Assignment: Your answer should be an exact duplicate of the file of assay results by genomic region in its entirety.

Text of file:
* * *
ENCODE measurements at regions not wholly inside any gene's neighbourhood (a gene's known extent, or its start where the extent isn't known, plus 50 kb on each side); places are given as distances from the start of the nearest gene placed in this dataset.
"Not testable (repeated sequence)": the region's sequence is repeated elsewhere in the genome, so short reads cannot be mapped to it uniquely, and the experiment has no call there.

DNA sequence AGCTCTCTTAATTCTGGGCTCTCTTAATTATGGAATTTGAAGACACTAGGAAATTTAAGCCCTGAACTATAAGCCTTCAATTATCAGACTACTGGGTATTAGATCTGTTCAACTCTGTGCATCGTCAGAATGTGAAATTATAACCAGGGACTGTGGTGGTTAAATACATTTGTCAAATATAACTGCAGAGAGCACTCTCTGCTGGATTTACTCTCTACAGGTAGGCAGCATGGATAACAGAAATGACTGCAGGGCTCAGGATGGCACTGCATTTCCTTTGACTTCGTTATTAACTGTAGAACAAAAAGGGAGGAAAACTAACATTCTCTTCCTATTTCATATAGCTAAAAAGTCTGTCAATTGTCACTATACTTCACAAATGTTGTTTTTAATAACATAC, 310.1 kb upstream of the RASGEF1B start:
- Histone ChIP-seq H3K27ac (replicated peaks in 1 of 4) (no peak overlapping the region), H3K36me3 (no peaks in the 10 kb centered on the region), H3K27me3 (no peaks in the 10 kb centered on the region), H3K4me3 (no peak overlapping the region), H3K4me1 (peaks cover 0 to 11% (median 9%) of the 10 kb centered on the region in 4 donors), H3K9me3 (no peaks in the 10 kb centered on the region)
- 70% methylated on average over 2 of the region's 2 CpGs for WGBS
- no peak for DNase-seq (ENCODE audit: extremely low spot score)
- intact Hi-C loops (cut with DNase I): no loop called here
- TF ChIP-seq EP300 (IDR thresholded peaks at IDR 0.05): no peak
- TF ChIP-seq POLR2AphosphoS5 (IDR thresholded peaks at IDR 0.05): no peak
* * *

ENCODE measurements at regions not wholly inside any gene's neighbourhood (a gene's known extent, or its start where the extent isn't known, plus 50 kb on each side); places are given as distances from the start of the nearest gene placed in this dataset.
"Not testable (repeated sequence)": the region's sequence is repeated elsewhere in the genome, so short reads cannot be mapped to it uniquely, and the experiment has no call there.

DNA sequence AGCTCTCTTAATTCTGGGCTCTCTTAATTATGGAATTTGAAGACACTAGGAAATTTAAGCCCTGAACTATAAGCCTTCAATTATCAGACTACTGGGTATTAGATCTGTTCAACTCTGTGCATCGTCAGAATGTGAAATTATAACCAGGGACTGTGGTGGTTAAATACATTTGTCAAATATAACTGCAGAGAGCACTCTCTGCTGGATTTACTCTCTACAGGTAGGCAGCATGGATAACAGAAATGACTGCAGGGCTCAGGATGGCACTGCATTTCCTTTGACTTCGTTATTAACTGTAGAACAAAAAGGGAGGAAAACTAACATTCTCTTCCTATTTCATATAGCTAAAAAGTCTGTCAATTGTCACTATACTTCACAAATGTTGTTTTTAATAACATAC, 310.1 kb upstream of the RASGEF1B start:
- Histone ChIP-seq H3K27ac (replicated peaks in 1 of 4) (no peak overlapping the region), H3K36me3 (no peaks in the 10 kb centered on the region), H3K27me3 (no peaks in the 10 kb centered on the region), H3K4me3 (no peak overlapping the region), H3K4me1 (peaks cover 0 to 11% (median 9%) of the 10 kb centered on the region in 4 donors), H3K9me3 (no peaks in the 10 kb centered on the region)
- 70% methylated on average over 2 of the region's 2 CpGs for WGBS
- no peak for DNase-seq (ENCODE audit: extremely low spot score)
- intact Hi-C loops (cut with DNase I): no loop called here
- TF ChIP-seq EP300 (IDR thresholded peaks at IDR 0.05): no peak
- TF ChIP-seq POLR2AphosphoS5 (IDR thresholded peaks at IDR 0.05): no peak